There is an odd and ironic romance between big business and socialism.
In otherwise free societies, corporations have become the extralegal enforcement bodies of cultural laws—able to fire, shame, and ruin the lives of people who defy the unofficial systems of political correctness.
The Supreme Court unanimously reaffirmed in June 2017 that so-called “hate speech” is not illegal in the United States and is protected as free speech in the U.S. Constitution.
Of course, “hate speech” is largely undefined, and its meanings change based on the political needs of the socialist left. There’s a steady flow of cases, but recently a Google insider revealed to Project Veritas that Google is censoring conservatives to prevent a future Trump presidency. Even the Ravelry knitting community announced it will ban users for supporting Trump under the pretense that Trump has become a symbol of ideas they deem hateful.
In all cases, people found to be violating these unofficial laws risk being publicly exposed by news outlets—as we saw in June when the Daily Beast exposed and publicly shamed a black forklift driver in the Bronx for allegedly creating a joke video that portrayed House Speaker Nancy Pelosi slurring as if she were drunk.
We saw a similar situation in February 2018 when CNN sent a reporter to the home of an elderly woman to accuse her of sharing an alleged Russian article on Facebook. We saw this again when 16-year-old high school student Nick Sandmann was falsely accused by the big corporate media of harassing an elderly Native American man. In response, celebrities joked on Twitter about assaulting or murdering him and his fellow classmates.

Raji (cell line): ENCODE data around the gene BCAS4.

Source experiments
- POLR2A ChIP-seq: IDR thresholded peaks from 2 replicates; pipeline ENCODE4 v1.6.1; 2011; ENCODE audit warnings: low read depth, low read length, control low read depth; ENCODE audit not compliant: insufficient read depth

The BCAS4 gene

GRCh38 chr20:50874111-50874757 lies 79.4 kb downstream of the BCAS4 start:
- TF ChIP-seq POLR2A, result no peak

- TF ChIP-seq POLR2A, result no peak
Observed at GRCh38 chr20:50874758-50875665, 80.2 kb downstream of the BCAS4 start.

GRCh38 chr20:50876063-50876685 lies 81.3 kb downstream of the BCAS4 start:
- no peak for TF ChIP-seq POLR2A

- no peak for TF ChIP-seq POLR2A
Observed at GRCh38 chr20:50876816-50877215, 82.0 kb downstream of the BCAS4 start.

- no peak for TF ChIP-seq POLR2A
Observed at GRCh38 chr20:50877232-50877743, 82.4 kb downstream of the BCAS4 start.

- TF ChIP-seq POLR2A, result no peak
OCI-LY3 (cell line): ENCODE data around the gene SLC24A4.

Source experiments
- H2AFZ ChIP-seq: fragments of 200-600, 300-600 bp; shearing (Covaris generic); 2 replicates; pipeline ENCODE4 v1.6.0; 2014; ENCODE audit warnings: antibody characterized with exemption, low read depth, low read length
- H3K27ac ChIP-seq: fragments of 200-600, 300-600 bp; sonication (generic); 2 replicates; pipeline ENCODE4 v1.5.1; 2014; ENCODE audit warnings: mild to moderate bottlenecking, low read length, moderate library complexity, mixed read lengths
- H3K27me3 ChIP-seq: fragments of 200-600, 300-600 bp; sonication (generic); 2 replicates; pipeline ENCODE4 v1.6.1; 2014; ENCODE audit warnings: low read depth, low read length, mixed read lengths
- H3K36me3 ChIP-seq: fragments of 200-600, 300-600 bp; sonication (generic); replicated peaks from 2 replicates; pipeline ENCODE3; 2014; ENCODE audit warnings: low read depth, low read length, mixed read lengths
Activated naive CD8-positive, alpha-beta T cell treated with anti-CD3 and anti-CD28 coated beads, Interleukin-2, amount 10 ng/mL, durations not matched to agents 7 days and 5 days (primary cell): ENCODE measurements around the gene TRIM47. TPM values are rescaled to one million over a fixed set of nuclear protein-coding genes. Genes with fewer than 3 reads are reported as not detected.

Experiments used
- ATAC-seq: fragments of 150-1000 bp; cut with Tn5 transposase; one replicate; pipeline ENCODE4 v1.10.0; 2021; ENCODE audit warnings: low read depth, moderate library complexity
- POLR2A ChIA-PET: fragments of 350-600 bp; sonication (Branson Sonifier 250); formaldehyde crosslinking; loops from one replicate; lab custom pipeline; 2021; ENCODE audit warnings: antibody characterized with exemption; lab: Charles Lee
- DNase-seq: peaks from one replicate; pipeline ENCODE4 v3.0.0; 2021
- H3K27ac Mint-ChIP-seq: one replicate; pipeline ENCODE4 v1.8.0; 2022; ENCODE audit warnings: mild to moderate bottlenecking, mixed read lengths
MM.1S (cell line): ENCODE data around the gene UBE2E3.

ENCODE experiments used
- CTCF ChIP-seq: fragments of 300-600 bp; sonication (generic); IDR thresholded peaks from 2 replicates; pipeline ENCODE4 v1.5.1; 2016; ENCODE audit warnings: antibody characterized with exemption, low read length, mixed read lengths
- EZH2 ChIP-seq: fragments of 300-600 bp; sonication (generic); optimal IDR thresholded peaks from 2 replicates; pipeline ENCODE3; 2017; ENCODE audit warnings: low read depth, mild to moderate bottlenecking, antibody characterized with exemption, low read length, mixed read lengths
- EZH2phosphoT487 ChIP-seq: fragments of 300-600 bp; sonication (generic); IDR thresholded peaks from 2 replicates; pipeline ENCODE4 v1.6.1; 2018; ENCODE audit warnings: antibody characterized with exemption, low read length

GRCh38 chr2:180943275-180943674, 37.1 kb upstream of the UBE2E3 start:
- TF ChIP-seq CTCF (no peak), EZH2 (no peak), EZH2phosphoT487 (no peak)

News outlets and big business have become the enforcement bodies of unofficial laws. They identify people, shame them, contact their employers, and attempt to ruin their lives. They send the message that any person, regardless of age or race, is open for attack if they violate the corporate-enforced socialist laws of political correctness.
Big businesses, in cahoots with socialist political factions, have found a way to enforce socialist laws that aren’t criminal under normal laws. And through political terrorism, they send a message that speaking against the politically correct narratives can ruin your life. People are then terrorized into coerced silence.
Political correctness originates with Mao Zedong’s Chinese Communist Party, when he established in 1967 that those who support the socialist policies are “politically correct,” and those who oppose them can be publicly shamed, arrested, or killed.
In the United States, where socialism has not dominated the bodies of government, the big business coalitions in media and in Silicon Valley have become the defacto enforcers of socialism in an otherwise free society.